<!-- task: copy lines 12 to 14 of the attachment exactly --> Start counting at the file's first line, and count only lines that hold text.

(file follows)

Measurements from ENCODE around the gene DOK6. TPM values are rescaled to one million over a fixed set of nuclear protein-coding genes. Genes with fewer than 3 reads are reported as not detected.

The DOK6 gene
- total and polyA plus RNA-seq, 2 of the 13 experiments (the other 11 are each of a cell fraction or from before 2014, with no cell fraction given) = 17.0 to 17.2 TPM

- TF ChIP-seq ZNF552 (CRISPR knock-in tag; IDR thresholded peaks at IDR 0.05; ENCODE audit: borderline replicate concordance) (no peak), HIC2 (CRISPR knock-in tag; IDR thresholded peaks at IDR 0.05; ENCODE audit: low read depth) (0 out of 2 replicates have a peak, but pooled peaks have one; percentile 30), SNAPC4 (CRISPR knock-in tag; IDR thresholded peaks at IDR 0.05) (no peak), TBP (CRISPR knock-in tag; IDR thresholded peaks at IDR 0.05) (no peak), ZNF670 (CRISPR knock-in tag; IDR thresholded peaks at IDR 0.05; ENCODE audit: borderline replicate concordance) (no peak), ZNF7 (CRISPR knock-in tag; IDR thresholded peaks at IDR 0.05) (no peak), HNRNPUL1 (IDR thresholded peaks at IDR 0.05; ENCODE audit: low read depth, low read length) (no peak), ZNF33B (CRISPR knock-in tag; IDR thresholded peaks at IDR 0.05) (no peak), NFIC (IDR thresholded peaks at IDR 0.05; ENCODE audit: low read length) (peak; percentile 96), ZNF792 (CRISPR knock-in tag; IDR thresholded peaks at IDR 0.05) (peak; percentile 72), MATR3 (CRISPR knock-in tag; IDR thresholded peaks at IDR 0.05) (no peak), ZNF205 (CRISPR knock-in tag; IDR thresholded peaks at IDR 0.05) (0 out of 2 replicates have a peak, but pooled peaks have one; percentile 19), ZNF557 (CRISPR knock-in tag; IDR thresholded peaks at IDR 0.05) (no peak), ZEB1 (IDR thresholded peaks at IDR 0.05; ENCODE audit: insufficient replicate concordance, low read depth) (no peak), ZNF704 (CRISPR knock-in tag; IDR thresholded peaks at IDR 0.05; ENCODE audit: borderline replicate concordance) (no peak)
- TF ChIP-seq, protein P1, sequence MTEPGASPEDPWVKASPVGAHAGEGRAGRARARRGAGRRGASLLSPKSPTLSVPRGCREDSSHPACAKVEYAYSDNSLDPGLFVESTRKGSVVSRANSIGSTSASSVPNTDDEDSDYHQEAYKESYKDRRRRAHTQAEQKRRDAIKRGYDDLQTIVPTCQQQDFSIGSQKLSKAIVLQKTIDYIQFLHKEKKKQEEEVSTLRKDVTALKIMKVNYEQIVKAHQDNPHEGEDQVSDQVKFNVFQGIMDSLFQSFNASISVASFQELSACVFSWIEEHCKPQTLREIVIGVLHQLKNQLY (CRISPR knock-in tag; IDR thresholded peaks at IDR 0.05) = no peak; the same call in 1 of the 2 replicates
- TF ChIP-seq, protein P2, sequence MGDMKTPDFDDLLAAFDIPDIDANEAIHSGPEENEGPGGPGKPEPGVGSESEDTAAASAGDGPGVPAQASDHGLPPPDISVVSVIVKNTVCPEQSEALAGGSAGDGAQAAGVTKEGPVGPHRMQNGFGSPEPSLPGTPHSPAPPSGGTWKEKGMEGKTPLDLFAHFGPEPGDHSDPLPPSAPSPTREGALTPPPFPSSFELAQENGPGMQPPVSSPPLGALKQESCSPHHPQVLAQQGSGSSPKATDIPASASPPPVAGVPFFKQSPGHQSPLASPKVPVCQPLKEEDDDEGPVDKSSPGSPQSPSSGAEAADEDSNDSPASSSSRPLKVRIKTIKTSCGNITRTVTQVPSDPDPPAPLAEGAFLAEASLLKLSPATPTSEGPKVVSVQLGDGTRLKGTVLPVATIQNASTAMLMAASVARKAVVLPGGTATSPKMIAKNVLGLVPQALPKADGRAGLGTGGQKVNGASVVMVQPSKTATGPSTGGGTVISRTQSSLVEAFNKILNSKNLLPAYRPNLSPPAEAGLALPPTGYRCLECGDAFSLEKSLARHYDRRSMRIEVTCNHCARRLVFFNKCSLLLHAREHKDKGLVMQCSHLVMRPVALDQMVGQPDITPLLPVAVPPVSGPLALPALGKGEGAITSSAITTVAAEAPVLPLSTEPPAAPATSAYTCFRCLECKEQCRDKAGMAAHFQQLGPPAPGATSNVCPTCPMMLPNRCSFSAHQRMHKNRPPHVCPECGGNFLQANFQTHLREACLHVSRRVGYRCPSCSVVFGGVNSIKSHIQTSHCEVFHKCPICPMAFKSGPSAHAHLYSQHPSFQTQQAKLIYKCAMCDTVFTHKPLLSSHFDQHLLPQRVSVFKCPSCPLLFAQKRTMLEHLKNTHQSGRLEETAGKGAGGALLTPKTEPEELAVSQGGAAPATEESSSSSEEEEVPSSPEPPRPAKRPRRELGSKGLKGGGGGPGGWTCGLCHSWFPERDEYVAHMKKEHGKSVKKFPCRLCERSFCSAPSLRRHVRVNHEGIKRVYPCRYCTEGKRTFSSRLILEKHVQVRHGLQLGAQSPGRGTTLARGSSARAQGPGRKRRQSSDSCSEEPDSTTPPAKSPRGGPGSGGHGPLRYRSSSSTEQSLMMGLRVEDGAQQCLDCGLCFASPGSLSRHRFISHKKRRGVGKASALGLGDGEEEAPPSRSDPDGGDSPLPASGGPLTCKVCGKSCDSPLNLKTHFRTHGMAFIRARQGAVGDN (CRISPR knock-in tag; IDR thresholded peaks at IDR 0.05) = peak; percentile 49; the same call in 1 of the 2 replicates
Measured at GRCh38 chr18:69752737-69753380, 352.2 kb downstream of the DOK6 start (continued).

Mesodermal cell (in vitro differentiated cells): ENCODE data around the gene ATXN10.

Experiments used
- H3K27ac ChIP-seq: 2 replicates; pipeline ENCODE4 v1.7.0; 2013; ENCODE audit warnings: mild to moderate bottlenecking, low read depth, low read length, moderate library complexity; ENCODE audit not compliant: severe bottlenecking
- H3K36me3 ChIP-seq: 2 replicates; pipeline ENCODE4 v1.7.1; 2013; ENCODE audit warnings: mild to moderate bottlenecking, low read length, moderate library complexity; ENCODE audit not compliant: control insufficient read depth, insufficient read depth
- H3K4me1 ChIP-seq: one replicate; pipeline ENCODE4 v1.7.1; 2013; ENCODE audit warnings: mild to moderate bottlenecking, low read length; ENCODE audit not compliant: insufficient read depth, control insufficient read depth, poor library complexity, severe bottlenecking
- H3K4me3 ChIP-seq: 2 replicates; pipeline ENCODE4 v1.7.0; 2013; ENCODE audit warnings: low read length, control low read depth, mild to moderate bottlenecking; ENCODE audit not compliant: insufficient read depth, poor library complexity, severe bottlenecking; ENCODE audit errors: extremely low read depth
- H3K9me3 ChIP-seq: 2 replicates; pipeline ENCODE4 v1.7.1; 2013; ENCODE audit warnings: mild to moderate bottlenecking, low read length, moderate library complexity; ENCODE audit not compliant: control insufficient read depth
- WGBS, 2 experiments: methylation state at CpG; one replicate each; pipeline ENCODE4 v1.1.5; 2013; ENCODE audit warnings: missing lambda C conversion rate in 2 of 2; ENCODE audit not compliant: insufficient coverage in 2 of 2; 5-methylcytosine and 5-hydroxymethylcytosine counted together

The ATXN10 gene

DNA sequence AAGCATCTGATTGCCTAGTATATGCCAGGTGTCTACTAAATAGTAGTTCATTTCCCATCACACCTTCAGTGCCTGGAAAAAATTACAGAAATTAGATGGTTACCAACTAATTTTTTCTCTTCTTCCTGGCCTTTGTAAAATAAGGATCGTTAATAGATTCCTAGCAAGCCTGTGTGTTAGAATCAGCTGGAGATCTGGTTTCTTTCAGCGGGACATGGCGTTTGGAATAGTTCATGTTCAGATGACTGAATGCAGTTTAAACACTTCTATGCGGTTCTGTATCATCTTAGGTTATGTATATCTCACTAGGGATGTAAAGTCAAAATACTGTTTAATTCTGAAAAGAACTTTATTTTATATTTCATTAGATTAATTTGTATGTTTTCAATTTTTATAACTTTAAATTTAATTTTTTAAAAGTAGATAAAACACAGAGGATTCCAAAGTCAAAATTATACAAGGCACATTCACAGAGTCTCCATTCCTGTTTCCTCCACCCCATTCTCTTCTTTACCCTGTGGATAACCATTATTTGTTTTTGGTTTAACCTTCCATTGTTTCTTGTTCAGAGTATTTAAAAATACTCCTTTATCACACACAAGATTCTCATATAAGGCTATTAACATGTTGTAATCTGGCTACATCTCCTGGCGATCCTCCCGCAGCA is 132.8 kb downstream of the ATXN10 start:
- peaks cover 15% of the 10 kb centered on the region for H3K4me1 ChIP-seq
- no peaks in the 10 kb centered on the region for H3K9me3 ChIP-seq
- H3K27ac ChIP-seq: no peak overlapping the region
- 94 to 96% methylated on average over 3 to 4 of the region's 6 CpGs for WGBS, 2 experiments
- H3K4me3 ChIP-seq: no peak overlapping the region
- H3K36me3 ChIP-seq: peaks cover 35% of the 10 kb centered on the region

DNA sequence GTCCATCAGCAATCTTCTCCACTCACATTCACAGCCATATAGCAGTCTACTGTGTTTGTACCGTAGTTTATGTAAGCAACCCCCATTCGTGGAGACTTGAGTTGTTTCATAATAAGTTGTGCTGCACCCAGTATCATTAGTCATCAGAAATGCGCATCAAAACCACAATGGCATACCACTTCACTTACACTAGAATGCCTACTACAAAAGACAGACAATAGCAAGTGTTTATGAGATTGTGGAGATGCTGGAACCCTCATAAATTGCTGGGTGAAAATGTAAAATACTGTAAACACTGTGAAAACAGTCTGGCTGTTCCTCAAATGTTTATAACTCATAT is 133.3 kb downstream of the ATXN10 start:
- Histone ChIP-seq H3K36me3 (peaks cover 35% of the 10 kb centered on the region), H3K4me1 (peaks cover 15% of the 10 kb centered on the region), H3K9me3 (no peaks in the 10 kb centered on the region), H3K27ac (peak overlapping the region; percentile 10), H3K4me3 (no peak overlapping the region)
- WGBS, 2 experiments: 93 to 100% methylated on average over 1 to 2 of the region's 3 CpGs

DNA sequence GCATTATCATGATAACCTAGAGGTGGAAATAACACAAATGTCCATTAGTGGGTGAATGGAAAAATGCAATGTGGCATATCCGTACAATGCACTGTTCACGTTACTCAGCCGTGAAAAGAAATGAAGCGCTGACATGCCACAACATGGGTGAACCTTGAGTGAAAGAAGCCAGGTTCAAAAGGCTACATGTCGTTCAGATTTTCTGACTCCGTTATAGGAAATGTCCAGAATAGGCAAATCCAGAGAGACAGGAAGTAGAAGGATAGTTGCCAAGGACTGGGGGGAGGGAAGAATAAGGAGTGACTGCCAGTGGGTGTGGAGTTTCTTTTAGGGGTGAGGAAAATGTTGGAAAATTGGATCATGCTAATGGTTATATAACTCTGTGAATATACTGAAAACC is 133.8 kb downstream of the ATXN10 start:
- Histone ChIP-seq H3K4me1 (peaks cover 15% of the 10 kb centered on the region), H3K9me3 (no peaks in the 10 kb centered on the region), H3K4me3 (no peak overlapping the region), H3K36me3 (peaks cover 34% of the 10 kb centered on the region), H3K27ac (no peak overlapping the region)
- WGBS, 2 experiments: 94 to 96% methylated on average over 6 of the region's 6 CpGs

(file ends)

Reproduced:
- H3K4me1 ChIP-seq: one replicate; pipeline ENCODE4 v1.7.1; 2013; ENCODE audit warnings: mild to moderate bottlenecking, low read length; ENCODE audit not compliant: insufficient read depth, control insufficient read depth, poor library complexity, severe bottlenecking
- H3K4me3 ChIP-seq: 2 replicates; pipeline ENCODE4 v1.7.0; 2013; ENCODE audit warnings: low read length, control low read depth, mild to moderate bottlenecking; ENCODE audit not compliant: insufficient read depth, poor library complexity, severe bottlenecking; ENCODE audit errors: extremely low read depth
- H3K9me3 ChIP-seq: 2 replicates; pipeline ENCODE4 v1.7.1; 2013; ENCODE audit warnings: mild to moderate bottlenecking, low read length, moderate library complexity; ENCODE audit not compliant: control insufficient read depth